The key to a remarkable life

We often feel overwhelmed with tons of commitments, many tasks in progress and realm of unfinished projects.

We’re smart. We’re knowledgeable. We are intelligent … still, why this?

A small habit is a culprit.

I guess you might have guessed it! The habit of always saying “Yes” to almost all the requests that come our way is the one.

It is uncool, limiting, powerless and just bad.

Better habit, as it turns out, is the habit of saying “No.”

It is even better if “Saying No” is your default habit.

This will pay you dividends.

This will pay you dividends for a simple reason – when you say “No” to everything that comes to your way, you will have more time to devote on a few “Yeses” you’d choose to commit to.

Here’s to Your Remarkable Life: Habit of  “Saying No” will allow you to focus on a few, most important things that you’ll carefully choose to devote your energy into.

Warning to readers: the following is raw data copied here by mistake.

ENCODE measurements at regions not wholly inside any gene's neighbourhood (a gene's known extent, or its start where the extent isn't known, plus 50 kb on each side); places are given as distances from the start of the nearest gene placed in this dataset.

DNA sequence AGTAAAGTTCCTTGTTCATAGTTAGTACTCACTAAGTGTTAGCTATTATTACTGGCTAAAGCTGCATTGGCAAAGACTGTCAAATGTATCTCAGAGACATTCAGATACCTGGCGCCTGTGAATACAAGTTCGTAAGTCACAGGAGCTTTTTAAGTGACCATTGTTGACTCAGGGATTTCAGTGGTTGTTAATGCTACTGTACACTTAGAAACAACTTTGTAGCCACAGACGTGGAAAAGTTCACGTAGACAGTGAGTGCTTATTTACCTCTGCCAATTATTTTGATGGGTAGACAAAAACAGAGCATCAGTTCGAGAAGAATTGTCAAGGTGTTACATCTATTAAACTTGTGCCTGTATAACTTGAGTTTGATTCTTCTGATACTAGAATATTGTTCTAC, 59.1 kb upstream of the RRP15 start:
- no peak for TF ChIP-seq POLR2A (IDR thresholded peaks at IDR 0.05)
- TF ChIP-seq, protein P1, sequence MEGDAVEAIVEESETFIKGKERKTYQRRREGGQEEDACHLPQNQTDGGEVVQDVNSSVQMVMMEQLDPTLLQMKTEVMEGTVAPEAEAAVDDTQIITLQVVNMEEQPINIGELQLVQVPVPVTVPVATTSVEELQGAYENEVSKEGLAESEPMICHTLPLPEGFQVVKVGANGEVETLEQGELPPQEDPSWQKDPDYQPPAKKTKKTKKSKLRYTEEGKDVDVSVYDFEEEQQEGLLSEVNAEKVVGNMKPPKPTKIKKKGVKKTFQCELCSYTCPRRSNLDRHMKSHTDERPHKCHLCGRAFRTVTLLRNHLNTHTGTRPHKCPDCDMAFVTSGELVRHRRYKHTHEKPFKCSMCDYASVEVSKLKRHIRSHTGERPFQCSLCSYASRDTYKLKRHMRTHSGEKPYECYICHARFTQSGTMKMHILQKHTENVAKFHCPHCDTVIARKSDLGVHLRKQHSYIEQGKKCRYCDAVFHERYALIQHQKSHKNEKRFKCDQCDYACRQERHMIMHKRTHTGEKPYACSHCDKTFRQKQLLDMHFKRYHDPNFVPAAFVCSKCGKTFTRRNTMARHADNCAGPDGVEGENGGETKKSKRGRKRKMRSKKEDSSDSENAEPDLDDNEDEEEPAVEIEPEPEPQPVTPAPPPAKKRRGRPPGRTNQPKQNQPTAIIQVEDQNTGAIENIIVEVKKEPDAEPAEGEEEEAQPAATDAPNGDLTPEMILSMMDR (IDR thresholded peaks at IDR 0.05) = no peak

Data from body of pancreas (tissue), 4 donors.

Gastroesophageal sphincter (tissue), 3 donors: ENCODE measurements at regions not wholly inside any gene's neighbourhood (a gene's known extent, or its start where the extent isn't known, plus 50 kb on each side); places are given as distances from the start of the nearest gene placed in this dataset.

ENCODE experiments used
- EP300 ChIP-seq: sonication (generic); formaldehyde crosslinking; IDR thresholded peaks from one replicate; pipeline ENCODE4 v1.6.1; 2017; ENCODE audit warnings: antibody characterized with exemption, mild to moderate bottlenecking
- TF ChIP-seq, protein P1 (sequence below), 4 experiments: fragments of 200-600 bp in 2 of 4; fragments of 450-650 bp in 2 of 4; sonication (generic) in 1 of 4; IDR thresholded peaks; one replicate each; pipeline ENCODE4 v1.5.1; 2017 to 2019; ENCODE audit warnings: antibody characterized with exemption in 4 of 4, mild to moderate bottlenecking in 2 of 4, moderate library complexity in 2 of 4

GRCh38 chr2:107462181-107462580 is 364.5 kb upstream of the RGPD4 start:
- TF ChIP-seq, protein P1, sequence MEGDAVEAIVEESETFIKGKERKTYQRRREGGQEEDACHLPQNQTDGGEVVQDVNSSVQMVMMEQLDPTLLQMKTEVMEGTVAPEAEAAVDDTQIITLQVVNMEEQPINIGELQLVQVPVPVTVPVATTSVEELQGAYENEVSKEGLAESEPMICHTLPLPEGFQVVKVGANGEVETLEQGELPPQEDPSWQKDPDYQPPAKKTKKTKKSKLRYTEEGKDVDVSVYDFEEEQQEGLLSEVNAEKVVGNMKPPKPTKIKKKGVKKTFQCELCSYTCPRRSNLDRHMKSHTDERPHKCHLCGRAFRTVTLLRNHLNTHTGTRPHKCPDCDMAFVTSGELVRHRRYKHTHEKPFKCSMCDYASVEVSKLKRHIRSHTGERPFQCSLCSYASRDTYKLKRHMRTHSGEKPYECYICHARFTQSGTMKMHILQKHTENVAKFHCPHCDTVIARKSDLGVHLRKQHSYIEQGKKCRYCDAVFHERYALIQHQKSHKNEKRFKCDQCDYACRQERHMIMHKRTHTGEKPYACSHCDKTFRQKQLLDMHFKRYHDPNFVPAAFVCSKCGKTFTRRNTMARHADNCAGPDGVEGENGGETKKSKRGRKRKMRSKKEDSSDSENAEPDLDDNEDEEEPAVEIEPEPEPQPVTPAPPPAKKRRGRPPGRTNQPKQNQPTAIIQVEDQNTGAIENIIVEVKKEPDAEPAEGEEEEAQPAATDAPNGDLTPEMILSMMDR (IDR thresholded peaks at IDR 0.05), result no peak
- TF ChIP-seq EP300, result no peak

Take Apple for example. Their products are few. Their efforts are focused. Their fan following is loyal. Their value is unmatchable.  It is like a cult and owning an Apple Product is a status symbol for most.

Their users are their loyal marketers (writer of this article included :)) … Not because they are great but because they make us feel great.

How did they build such a perception in its users mind?

Consider this quote from Jobs:

“And it comes from saying no to 1,000 things to make sure we don’t get on the wrong track or try to do too much. We’re always thinking about new markets we could enter, but it’s only by saying no that you can concentrate on the things that are really important.” ~ Steve Jobs

By saying no to 1000 things!

Mac; iPod; iPhone; iPad … only a select few.

The foundation of a select few yeses, when built on a habit of Saying No, makes your work remarkable.

What we can learn from it?

When you do remarkable work, you are respected as a remarkable being.

Remarkable beings make a remarkable life.

Remarkable life is what all of us want to want, don’t we?

“Saying No” as your default habit is the first step. What’s your take?